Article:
If You Want to Rule Brazil, Draw Power from the Streets

In a Country with Too Few Democratic Tools, Mass Protests Can Make or Break a Government

Last August, Brazil’s leftist President Dilma Rousseff was forced to step down from office after the nation’s senate voted to impeach her. But Rousseff’s true downfall came months earlier, when record numbers of Brazilians turned out in street protests to demand her resignation.

The deeply unpopular Rousseff wasn’t the first Brazilian leader, and likely won’t be the last, to lose her legitimacy after millions of people took to the streets. Over the last 50 years, Brazilians have raised street demonstrations to an art form akin to the country’s effusive Carnival celebrations. …

More In: Brazil

Even “The Girl From Ipanema” Can’t Save Rio’s Olympic Train

Why the Faltering Subway Line Exemplifies Brazil's Broken Promises

When the self-proclaimed greatest legacy infrastructure project of the Rio Olympics is a new metro line that stops eight miles short of the actual Olympic Park, you already know there’s …

Rio de Janeiro’s Violence Makes No Sense

A Journalist Grapples With Her City's Brutality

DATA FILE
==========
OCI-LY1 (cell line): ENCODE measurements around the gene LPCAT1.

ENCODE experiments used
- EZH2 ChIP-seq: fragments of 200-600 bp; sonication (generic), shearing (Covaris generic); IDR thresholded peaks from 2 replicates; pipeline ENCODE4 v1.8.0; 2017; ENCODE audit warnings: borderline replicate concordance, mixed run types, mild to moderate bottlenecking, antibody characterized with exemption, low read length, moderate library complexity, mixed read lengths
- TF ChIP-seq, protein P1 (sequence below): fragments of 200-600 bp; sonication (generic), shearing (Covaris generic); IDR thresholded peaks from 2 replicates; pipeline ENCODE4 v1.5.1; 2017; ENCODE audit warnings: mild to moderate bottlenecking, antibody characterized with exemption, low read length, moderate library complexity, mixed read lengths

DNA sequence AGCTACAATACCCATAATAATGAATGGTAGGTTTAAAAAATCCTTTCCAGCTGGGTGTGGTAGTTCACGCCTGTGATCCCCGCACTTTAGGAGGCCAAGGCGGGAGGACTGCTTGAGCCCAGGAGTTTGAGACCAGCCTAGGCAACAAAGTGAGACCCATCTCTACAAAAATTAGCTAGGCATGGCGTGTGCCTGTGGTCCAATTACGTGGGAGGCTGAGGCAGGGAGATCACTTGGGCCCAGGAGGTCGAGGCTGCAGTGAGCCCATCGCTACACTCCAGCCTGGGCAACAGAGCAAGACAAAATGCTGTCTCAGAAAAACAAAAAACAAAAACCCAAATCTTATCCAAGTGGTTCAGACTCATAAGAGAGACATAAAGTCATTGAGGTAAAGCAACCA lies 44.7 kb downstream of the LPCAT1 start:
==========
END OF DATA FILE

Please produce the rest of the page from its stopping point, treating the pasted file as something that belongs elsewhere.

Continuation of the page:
Every Wednesday, a farmers’ market sprung up in the cobblestoned square facing my Rio de Janeiro apartment. The clank and bang of vendors building makeshift stalls woke me up at …

American Sports Are Making Gains Across the Globe

Basketball Players Like Brazilian League Star Larry Taylor Serve as Unlikely Ambassadors for U.S. Culture

During the Brazilian basketball league’s recent all-star ceremony, held at an upscale lounge in São Paulo, Larry Taylor climbed atop a stage and started rapping his new hip-hop single, “Be …

Why Don’t Brazilians Care More About the Amazon?

If a Former Environmental Activist Is Elected President, Brazil Will Have to Remember Its Bloody Fight Over the Rainforest

Entry into the Casa Chico Mendes Museum is free, but it’ll cost you $20,000 to visit the environmental activist’s assassin. He lives down the street–if you’re interested.

I was. I recently …

Brazil Modernized Soccer. Soccer Modernized Brazil.

Brazilians Made an English Game Beautiful, and in the Process, Helped the Nation Embrace Its Racial Diversity

Brazil—as two recent book titles point out, and almost any kid kicking a ball anywhere in the world can tell you—is the country of soccer. While the modern sport’s actual …